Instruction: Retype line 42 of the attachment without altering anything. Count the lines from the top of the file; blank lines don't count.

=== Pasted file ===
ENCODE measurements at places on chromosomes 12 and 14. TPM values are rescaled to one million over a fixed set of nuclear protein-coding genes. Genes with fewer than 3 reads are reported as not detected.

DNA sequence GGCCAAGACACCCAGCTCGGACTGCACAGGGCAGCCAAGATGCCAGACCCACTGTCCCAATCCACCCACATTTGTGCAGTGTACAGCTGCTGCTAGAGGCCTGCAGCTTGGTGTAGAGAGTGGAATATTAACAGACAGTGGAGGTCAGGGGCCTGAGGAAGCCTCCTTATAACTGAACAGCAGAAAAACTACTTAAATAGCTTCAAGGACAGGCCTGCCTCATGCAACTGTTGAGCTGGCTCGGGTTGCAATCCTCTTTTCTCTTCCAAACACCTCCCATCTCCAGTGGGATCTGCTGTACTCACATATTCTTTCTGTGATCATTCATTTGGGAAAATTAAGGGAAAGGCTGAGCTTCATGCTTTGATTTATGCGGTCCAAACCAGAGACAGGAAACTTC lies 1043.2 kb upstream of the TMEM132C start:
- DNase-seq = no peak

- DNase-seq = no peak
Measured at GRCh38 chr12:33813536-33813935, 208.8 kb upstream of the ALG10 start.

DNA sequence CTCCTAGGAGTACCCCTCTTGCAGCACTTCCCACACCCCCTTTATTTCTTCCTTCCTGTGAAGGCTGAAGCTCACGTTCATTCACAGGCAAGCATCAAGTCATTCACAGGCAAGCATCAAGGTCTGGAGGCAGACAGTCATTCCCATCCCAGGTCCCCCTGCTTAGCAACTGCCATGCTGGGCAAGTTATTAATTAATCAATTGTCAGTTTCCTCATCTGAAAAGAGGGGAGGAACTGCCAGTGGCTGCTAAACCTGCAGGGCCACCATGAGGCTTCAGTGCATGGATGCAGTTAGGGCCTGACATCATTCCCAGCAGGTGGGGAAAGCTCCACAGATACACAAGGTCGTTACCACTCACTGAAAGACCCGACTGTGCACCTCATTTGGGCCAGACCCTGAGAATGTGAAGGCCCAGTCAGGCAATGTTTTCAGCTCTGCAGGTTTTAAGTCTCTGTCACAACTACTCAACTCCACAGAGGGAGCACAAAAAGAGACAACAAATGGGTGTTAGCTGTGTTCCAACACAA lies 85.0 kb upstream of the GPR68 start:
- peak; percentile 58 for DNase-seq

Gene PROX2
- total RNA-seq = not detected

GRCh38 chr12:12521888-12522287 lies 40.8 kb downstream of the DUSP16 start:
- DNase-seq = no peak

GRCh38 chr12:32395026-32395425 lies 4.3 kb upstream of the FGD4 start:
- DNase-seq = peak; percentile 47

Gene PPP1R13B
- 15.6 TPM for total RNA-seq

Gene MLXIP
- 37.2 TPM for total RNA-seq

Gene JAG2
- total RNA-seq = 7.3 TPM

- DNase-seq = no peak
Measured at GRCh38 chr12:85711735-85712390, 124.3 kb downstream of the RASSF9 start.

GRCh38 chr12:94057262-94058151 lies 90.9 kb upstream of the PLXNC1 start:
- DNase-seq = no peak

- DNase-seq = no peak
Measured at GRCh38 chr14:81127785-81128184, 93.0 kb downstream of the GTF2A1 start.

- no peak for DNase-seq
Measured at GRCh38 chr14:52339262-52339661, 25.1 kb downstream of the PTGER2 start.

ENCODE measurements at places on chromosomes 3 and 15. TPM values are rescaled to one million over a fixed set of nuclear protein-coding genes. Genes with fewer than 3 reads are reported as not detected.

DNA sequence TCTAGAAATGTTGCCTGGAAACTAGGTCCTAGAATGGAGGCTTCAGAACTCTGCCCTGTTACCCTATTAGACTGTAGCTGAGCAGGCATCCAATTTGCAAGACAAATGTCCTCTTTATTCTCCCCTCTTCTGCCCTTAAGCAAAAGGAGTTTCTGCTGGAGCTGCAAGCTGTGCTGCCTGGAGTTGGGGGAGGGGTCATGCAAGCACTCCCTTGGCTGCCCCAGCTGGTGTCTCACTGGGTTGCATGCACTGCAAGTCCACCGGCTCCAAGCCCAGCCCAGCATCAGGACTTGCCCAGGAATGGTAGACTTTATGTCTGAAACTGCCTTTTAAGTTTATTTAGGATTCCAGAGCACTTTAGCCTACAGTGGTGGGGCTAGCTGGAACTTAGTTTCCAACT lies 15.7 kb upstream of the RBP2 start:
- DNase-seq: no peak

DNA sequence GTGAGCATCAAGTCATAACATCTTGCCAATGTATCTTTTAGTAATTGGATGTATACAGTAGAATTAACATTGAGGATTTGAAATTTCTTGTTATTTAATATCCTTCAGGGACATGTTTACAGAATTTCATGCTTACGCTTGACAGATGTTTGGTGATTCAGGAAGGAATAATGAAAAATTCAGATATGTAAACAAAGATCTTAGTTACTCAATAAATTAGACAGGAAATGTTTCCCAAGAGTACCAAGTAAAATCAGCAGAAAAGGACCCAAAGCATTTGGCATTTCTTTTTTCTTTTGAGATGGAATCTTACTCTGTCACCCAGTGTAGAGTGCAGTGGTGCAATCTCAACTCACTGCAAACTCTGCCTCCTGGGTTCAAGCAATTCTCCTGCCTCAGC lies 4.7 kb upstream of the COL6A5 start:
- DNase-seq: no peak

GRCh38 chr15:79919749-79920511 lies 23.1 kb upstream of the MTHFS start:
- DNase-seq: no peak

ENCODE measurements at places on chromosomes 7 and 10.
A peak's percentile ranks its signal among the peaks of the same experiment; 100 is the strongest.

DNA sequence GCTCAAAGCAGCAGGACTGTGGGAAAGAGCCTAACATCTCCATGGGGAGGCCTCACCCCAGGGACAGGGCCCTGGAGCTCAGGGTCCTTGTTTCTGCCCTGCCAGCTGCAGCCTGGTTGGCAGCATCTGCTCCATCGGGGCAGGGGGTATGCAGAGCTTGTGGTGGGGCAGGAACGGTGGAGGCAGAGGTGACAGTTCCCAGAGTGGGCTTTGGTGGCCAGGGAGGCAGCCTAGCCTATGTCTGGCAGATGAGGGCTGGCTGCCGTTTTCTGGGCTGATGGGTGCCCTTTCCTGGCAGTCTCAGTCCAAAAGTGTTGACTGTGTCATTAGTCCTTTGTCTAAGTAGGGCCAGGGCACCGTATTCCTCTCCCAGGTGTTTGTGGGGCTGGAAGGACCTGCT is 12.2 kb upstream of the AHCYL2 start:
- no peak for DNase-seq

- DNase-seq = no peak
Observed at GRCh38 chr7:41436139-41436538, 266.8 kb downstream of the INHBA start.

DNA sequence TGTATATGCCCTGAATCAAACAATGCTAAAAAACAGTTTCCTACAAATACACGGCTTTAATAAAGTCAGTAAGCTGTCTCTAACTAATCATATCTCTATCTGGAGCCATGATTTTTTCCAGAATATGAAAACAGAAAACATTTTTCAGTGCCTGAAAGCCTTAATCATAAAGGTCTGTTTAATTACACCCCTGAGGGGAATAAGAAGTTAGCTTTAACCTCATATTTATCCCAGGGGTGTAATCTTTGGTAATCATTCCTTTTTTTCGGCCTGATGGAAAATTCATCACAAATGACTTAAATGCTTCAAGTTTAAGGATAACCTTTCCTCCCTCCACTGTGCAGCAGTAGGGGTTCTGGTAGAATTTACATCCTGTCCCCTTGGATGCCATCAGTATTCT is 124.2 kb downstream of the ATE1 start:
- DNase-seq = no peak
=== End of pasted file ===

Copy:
- DNase-seq = no peak